And it also goes to show you a good bedside manner can really be effective. We have a client now that I won’t name the facility, we have a client now that was dropped on her knee after she had a total knee replacement. It busted her knee – she’s had four surgeries since then. Her initial complaint to the facility got her a typed letter, a boilerplate letter that said, “Hey Mrs. Whatever, we’re so sorry about your experience. We hope that you continue to stay with us and have a nice day,” something to that effect.

Anyways, so you’ve got researchers there. You’ve got the vast majority are ombudsmen, and you have other individuals who work on Capitol Hill or work in their respective states.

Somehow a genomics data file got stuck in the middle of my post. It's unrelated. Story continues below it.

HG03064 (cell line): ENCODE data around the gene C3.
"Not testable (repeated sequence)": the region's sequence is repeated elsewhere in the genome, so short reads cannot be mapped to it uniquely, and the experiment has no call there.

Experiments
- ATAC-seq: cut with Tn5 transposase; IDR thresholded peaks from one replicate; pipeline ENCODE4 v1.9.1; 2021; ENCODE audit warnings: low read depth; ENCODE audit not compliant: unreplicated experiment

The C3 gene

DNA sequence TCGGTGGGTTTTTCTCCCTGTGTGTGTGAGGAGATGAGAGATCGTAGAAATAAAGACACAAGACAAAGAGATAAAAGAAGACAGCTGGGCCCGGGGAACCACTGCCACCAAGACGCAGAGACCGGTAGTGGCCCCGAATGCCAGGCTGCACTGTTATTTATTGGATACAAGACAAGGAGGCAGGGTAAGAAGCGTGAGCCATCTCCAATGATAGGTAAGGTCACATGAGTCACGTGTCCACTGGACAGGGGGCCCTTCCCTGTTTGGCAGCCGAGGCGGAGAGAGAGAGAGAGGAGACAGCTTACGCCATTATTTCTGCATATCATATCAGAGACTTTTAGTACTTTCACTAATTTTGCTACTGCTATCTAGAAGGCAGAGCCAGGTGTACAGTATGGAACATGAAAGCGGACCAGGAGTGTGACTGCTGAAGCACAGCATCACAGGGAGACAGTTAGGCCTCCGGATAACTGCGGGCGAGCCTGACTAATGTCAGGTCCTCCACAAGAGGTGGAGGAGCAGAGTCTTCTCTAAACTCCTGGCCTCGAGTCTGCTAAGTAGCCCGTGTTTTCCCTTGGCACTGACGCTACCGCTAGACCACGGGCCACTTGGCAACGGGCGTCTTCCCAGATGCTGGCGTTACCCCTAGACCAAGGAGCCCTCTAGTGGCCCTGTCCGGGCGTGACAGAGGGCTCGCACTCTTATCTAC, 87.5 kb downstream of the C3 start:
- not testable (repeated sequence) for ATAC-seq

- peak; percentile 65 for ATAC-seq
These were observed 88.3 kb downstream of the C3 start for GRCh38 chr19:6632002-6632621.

Schenk: And that’s what I was going to say – so like is it like, is one of the goals of the organization particularly meeting in Washington, D.C., is do they draft legislation? Do they suggest legislation?

Smith: They do. They try to influence legislation. So there were a couple major topics here, and I’ll get into all of those, but one of the major topics has to do with CMS regulations. So in 2016 in October, CMS rolled out new regulations that are going to hit nursing homes in three different phases. The first phase was November 28 of 2016. The second phase is November 28 of this year, 2017. And the third phase is November 28, 2018. And we all know what happened in November of 2016, that CMS underwent an administration change.

Schenk: New boss.

Smith: New boss. So the current administration is less nursing home resident friendly and more nursing home industry friendly.

Schenk: To put it lightly.